Definition of a Green VillageThe Galápagos islands stand as one of the last, if not the very last, large and primarily untouched areas in the world. Beyond their undeniable contribution to scientific thought, they continue to provide the world a tremendous living example of just how interconnected all living systems are. The islands demonstrate both how fragile and yet resilient such relationships have evolved to be. While minimizing the impact of the human population in such a place is a phenomenal goal for any project, a minimal impact retains its capacity for degradation and is thus not the end result we have envisioned. Rather than trying to minimize human impact by relocated human activities off of the islands or suggesting structural changes, we have designed a system where by a symbiotic relationship exists between the resident population, transient groups, and the ecosystem in which they live and learn. This is the essence of a green village.
To the best of our ability, we have drawn this design directly from aspects of the island’s own ecology. Where common sense and respect for local custom were not enough, we have turned to the theory of symbiogenesis as articulated by Lynn Margulis, biomimicry as articulated by Janine Benyus, and whole systems design as articulated by Peter Senge and many others. We have used these three guides as a means of identifying leverage points in this system, recognizing that our greatest challenges are also our greatest opportunities. While we realize that our plan will need to change and adapt as new difficulties present themselves, we have done our best to outline our plans for aspects that require direct input from Galápagos natives, and plans for long-term success. It is not our intention to force implementation of a strategy or design, but rather to suggest one that fosters this vision naturally while simultaneously addressing the pressures associated with the realities of the transition.
There is no living example of such a project, but we feel that the Galápagos are the best possible place to start. These islands present a near ideal, high profile and delicate case to demonstrate the feasibility of sustainable living in a technological age. Our thoughts and designs stem from green building techniques, while we also place comparable, if not greater emphasis on the human aspect of sustainable living. We believe this often underdeveloped component to hold the greatest points of leverage in the system and best reflect our goal of a truly symbiotic relationship.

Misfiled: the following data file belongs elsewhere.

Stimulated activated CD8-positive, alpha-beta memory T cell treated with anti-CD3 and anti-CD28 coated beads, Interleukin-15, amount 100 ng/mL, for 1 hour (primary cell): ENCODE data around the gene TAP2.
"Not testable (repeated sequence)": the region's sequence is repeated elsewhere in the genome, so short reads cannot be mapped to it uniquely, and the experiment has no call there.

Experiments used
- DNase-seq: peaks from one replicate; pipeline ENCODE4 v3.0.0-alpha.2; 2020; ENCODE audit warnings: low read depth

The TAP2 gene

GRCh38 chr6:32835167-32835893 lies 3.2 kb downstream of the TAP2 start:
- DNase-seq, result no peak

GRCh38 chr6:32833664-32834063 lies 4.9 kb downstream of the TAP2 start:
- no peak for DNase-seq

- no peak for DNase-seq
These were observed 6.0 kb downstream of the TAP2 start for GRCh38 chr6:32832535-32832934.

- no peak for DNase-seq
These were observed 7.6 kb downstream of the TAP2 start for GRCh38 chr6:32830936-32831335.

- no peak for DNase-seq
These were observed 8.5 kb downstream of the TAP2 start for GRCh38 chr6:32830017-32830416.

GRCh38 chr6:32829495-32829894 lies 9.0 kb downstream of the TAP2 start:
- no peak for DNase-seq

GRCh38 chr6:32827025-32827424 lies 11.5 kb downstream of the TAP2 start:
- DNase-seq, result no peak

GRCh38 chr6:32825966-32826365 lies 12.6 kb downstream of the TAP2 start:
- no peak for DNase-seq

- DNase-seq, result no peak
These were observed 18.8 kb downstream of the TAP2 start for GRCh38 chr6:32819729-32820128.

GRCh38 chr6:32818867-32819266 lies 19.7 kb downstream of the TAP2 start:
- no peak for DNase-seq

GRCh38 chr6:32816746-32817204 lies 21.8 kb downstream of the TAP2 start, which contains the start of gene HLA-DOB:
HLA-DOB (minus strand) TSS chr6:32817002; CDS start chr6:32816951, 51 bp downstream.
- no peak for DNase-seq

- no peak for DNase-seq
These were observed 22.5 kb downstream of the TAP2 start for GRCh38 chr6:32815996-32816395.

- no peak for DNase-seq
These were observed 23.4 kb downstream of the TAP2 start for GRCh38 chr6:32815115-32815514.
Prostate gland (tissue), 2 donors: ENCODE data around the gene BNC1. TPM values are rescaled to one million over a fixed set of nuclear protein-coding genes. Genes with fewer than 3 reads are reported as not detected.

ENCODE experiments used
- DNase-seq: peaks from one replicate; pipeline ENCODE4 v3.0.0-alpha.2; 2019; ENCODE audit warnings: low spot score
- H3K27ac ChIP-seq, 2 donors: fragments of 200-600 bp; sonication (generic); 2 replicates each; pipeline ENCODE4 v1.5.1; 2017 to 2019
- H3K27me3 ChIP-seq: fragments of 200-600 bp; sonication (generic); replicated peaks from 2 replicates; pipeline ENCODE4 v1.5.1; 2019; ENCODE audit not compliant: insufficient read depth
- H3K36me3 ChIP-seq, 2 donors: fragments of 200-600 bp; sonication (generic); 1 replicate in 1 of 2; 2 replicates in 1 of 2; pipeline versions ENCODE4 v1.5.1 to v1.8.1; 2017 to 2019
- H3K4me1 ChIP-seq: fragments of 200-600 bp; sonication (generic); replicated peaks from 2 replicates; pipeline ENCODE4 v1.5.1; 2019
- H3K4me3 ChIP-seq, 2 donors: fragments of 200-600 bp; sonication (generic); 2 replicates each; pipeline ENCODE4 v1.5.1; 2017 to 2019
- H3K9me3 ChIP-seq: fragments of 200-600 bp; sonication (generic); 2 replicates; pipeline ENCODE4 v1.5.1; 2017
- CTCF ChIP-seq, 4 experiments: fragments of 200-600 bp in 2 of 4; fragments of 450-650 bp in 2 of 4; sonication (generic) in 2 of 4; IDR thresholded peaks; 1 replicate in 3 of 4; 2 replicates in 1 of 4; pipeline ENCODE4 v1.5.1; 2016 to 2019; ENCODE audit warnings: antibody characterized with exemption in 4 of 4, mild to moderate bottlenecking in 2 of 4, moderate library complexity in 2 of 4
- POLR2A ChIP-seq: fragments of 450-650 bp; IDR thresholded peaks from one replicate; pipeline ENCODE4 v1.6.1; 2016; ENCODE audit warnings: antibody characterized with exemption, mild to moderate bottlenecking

With the following design proposals we hope to articulate how this can be accomplished, why specific choices were made, where leverage points lie hidden, and how to proceed when plans do not work out.
Our Green VillageCities
We will, over a period of time, entirely rebuild the 3 largest cities on the Galapagos: Puerto Ayora, Puerto Baquerizo Moreno, and Puerto Villamilo. In the end, provided the locals like our improvements, the entire village will be brand new, and will be built to the most stringent environmental standards.
This will be accomplished by a phased reconstruction of the cities. A trained, well paid task force of Galápagos residents will build a brand new section of the city on fresh ground, move a group of people out of their old houses, and then demolish that unused sector of the old city. Using as many old materials as possible, they will rebuild that section of the city, and move residents in to their new homes. This will continue until the entire area has been rebuilt, using old space and old materials.
We feel that in order to build an “idealized village”, which is our assignment, we cannot simply add green energy technology or better waste management facilities to the existing cities. An idealized village is a place where the future growth of the city happens in a green way, and where all the citizens are actively aware of their impact on the earth. If we were to simply move people off the islands, it might solve our immediate In order to accomplish these goals we need to build a planned city which is created, from the beginning, on a “green” foundation. This means setting up transportation and layout in a way that minimizes energy usage, and setting up houses and communities so that there are fewer resources spent per person. These goals can be accomplished through co housing and careful city design.
We realize that asking people to change their lifestyles to include environmentalism as a priority is no small task. There are several ways we feel we can do this. They include paying residents large amounts to construct the new village so they feel invested in the project, and doing a major evaluation of our success after the first building phase to see if people like it or not. We can also offer technology (like better boats and houses) which will be faster and more efficient than the old, non-green technology. In our proposal, detailed accounts of how we hope to transition the residents to a new life style, while maintaining healthy relations with the citizens of the Galápagos and Ecuador as a whole.
We will be building an off-shore floating airport. The old airports will be removed and the areas will be replanted. In addition to reducing noise pollution on the islands, we will accomplish the important objective of centralizing immigration to the islands. In this way, we will be able to regulate everything that comes in to the islands, thereby greatly reducing the risk of introduced species, diseases, or illegal products. With an off-shore airport doubling as a dock, major ships like cruise liners and oil tankers can dock far away from shore and transport cargo to smaller boats, ensuring that no further oil spills come to pass. A detailed description of the floating airport and a cost analysis are included in our proposal.
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